PITTSBURGH - A Glenshaw woman credits food poisoning with possibly saving her life from a rare form of cancer.
“Although no one ever wants to get food poisoning, for me it was actually a lucky thing,” said Susan Killmeyer.
The food poisoning lead to a test that discovered a leiomyosarcoma in her vena cava, a vessel that feeds the heart and liver.
“Had it not been discovered, I may not have had any options,” Killmeyer said.
Leiomyosarcoma affects only 5 in a million and is often detected too late.
The cancer does not respond well to chemotherapy or radiation.
“She’s very lucky she caught it at a relatively early stage,” said Dr. David Bartlett, a surgeon at UPMC CancerCenter.
Bartlett knew Killmeyer would need all that luck and the skills of many to survive the difficult surgery.
“It’s a complicated surgery itself, where we had multiple surgeons, very skilled anesthetics and anesthesiologists that were able to keep her alive during the surgery was quite remarkable,” he said.
After the surgery, there were major setbacks including renal failure and paralysis, yet Killmeyer considers herself a lucky lady.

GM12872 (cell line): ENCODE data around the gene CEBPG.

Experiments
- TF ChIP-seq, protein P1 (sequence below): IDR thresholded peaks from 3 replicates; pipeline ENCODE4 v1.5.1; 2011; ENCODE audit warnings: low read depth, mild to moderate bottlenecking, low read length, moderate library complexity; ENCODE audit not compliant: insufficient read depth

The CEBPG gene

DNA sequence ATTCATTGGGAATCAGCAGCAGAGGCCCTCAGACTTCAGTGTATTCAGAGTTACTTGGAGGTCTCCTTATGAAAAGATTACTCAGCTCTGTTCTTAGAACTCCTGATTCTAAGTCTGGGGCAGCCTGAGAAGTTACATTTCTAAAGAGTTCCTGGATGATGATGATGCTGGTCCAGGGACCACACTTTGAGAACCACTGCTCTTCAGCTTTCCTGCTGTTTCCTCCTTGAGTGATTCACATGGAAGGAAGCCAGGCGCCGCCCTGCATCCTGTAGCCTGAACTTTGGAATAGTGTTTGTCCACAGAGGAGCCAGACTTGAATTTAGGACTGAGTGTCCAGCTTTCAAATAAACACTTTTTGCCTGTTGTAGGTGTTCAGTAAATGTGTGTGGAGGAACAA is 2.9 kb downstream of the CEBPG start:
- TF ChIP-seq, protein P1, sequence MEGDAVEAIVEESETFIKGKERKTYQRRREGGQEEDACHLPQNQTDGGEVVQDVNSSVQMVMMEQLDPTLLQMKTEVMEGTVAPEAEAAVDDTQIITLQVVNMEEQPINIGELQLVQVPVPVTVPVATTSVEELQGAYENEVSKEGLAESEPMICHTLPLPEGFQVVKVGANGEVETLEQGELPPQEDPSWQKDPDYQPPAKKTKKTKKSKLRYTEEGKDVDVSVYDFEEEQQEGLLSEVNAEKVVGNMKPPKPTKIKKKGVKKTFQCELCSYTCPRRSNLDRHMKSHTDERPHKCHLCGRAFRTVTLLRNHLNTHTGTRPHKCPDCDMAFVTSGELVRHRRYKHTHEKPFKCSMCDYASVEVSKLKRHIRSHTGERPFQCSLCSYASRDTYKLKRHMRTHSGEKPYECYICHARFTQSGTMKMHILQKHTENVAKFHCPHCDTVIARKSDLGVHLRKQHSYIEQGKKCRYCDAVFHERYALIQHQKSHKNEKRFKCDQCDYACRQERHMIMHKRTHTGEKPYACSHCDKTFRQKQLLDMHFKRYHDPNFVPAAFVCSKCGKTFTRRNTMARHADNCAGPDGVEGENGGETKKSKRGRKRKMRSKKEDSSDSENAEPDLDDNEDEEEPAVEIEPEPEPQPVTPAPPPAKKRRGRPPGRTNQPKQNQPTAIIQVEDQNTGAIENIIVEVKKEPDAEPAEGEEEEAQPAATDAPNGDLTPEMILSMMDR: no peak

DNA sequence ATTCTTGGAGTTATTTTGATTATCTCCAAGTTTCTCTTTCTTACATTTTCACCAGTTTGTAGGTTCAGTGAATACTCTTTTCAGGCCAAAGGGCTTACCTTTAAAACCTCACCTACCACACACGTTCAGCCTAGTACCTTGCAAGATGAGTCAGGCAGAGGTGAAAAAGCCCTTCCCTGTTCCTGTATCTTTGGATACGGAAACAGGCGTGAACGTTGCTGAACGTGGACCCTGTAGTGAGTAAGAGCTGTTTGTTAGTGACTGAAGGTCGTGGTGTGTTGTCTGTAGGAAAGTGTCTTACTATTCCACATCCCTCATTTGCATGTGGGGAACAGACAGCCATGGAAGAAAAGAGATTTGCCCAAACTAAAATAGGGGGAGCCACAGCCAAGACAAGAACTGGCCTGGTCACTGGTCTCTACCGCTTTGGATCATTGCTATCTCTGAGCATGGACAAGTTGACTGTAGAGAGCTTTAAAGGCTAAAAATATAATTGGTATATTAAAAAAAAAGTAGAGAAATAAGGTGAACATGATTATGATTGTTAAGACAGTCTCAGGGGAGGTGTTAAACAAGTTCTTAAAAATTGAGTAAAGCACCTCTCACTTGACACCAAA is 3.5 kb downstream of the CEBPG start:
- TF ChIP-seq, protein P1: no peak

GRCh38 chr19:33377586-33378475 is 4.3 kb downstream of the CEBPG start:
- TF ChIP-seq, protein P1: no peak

“I truly believe and I know that I would not be here today if I did not have the team who cared for me,” she told Channel 11’s Peggy Finnegan.
Fifteen months later, Killmeyer, a nurse at UPMC Shadyside, was back to work and in October, she walked her daughter down the aisle.
“I looked over at her and we both just smiled and thought, what a happy day,” she said.
Killmeyer gets a CAT scan every three months, but feels very confident she will be walking her second daughter down the aisle in April.
Glenshaw woman credits food poisoning with helping doctors discover rare…
Report: Admitted drug dealer caught in stolen car
Metro Atlanta man set to cash in on extremely rare baseball card
Third Hernandez suicide note addressed to inmate, lawyer says
Todd Chrisley and his wife owe the state nearly $800,000, documents say